The written arts, like any art, demand the antithesis of formula. The writer must always consider his options, many of which lie beyond the fences. Break through the barriers, and what is original, brilliant, provocative, controversial, and/or authentic about you and your work has a chance to shine. While it’s important to know what masters of the art say you must or must not do, that doesn’t mean that the rules laid down may not be broken. These, for instance, could stand some bending:
1. Don’t take on taboo subjects.
Politics, religion, money, no-no sex—did I miss any? These are interesting, complicated subjects—why do you think we’ve built up taboos around them?—and an intelligent, artful treatment is a very good thing.
2. Just dash it out: write!
Actually, thinking time is writing time. And it saves time and agony. Of course you’re going to write until your fingers bleed, but think, plan, and test before you do.
3. Write with confidence.
Confidence is a fine quality and your reader expects that you know what you are doing. As such, phrases like “I think” and “in my opinion” can water down your work and suggest insecurity, so use sparingly, as the rule implies. But too much confidence is just as bad and can make you look arrogant. “Write with a modicum of graciousness” is a better rule to follow. Or “Write with some compassion.” To achieve this, you have to set aside confidence and immerse yourself in the shaky, vulnerable territory of what it means to be human. Write with a respect for that, and your reader will mark you as someone to trust.
4. Eliminate adverbs.
Adverbs cover a lot of territory and tell us manner (how something is), place, time, and degree (“most” or “some,” for example). Why would a writer want to eliminate all this necessary information? A more useful rule is “Use your adverbs well.” Don’t be redundant (“smiled happily”), or litter your text with intensifiers (“very,” “really,” “totally,” “definitely”), or be sloppy or vague (“clearly, you don’t understand”), or modify attribution (“he spit angrily,” “she said wearily”). These clunky examples are why the master, Stephen King, has quipped that “the road to hell is paved with adverbs.” An adverb used well, however, provides something essential. In the phrase “more useful rule” the word “more” is essential. Without it, “useful rule” implies that the other rule is useless. So “more” changes the meaning, which in this application makes it essential. Stick to what’s essential, and you won’t go wrong.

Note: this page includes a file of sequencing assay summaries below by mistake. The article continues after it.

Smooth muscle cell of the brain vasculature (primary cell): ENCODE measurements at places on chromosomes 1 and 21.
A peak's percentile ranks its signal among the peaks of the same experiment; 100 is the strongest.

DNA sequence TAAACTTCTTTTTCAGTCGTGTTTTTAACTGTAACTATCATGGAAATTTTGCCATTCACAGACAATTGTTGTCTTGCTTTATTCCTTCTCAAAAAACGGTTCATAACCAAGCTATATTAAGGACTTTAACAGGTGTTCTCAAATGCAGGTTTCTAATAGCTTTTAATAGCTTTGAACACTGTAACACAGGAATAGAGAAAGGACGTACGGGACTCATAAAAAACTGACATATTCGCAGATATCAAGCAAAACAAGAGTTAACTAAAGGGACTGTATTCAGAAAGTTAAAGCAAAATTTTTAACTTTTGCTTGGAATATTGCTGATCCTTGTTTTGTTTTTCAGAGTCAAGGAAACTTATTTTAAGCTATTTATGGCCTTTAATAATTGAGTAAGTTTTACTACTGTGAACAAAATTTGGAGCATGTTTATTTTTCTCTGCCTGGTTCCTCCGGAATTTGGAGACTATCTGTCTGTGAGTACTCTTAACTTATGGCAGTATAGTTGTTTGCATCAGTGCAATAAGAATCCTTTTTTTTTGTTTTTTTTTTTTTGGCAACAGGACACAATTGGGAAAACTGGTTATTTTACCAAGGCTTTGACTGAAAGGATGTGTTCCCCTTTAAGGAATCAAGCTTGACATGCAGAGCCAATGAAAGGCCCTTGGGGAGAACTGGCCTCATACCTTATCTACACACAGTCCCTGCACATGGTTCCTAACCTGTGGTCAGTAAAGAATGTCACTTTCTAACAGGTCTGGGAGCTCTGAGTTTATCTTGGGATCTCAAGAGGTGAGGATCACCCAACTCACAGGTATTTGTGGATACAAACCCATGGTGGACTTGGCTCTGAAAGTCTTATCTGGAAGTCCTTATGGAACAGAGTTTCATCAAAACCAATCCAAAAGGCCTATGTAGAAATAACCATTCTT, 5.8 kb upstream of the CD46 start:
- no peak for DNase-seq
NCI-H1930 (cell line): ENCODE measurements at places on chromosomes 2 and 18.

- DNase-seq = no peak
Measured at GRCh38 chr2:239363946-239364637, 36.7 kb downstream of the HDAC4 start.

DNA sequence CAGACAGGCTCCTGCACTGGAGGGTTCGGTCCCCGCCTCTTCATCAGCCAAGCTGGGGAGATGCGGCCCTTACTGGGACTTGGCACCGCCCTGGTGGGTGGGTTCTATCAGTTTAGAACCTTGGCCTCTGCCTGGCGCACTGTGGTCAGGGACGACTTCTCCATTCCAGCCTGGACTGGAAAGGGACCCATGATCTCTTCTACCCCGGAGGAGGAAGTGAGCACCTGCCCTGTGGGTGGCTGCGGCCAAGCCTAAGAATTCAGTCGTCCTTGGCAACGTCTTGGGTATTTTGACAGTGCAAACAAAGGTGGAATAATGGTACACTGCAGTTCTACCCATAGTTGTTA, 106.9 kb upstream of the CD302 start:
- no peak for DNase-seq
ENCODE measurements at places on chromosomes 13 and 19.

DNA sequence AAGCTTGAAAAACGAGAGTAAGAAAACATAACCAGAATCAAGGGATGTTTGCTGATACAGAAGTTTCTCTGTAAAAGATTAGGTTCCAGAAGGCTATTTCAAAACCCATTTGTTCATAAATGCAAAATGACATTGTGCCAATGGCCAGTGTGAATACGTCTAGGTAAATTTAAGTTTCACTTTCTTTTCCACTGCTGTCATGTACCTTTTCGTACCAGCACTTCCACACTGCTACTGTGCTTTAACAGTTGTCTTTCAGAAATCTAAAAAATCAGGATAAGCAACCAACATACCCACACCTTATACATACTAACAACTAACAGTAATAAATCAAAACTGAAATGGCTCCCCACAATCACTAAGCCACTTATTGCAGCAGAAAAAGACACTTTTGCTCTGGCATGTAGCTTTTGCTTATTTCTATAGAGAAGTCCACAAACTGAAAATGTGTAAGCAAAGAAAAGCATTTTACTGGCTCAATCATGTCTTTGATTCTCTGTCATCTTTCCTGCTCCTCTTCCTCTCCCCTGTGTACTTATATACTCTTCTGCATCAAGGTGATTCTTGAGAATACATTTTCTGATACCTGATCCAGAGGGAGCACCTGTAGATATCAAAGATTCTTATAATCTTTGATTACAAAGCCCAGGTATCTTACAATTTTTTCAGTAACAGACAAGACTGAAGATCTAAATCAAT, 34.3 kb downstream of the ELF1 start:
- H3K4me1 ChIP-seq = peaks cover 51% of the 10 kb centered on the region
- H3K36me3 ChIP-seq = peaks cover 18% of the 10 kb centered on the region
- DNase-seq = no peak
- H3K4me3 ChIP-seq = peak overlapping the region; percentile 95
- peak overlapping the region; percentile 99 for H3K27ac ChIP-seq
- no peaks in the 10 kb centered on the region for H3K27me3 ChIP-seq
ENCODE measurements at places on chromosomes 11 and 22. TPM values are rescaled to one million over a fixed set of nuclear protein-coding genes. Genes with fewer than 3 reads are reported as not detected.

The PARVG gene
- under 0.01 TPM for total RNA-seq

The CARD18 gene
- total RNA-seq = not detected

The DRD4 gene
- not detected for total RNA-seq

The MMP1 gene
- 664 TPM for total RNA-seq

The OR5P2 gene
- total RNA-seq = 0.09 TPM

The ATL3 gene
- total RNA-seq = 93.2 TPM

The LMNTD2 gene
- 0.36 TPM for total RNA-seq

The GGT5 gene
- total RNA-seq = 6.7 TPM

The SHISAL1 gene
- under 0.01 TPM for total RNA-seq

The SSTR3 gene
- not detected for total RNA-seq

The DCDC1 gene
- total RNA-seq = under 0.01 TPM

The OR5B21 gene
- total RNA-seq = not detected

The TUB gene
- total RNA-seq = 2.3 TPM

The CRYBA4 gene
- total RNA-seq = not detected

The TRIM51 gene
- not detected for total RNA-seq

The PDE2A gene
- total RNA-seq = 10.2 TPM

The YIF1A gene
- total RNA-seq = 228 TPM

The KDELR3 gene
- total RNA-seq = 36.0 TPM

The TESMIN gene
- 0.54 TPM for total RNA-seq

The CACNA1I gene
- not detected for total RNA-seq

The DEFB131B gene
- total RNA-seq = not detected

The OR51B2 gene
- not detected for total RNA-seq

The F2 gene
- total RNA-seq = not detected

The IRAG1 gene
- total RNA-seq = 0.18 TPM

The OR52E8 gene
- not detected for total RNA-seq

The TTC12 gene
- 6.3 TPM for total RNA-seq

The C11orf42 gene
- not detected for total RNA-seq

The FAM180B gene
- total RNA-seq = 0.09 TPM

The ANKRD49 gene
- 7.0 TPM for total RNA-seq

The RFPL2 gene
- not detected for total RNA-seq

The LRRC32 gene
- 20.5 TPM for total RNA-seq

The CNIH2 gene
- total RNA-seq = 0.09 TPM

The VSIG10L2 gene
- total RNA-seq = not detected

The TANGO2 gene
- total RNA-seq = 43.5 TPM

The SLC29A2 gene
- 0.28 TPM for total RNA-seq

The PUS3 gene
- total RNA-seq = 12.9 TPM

5. A flashy title is everything.
Yes, an eye-popping, irresistible title brings your reader to the page. But if you don’t deliver what you promise, you’ve deceived him. And disappointed, he will run. Once, for example, in a blog by a female on the written arts, I stumbled on a title that read something like “Why I Slept with a Woman.” This intrigued me. What do the written arts have to do with the sexual innuendo the title implied? Nothing, it turned out. It was just a ho-hum post on how to save money at a conference by sharing a room with another of the attendees. Cheap shot. Don’t expect me back. I’ll be reading where the titles, flashy or not, are honest, and the posts deliver what they promise
6. Be your own best friend.
A case of withered spirits is not going to help a writer produce anything. So, by all means, cheer yourself up, whatever it takes. But you also have to get real. There are inherent difficulties with your chosen work—isolation, rejection, penury, and more. If you’re going to do the work, you have to reconcile the reality to the dream. Otherwise, you’ll be in a constant state of feeling had, which is not fertile grounds for good work.
7. Write about what you know.
Of course, the particulars of your own life will influence what you write. But feel free to reach beyond these boundaries to what you don’t yet know, and bring it back for the rest of us.
8. Adhere to proper grammar.
The rules say you shouldn’t split infinitives, or end a sentence with a preposition, or begin one with “and,” “but,” or “however,” but loosen up already. The English language is a roomy, conversational, lumpy, elegant, expansive, delicate, nuanced, complicated thing. Explore the outer reaches of it, by all means. Tell your story in 140-character releases on Twitter, if you choose, and forget the grammar police. Want “to boldly go” rather than “to go boldly” where no man has been before? Go for it.
9. Work every day.
Nonsense. Everyone needs rest.
> If you’d like to know how other writers size up the dos and don’ts, check out this.
> And here’s a thoughtful expression of the whole concept of writing reinterpreted to include . . . well, no written expression at all. How’s that for breaking with convention?
Broken any rules lately? What’s your favorite do or don’t?
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Photo credits: bricks, explosion – eyestar, sxc; hammer – ItsMe 1985, sxc. The “hell” quote: King, Stephen. On Writing: A Memoir of the Craft, p. 118. New York: Pocket Books, 2000.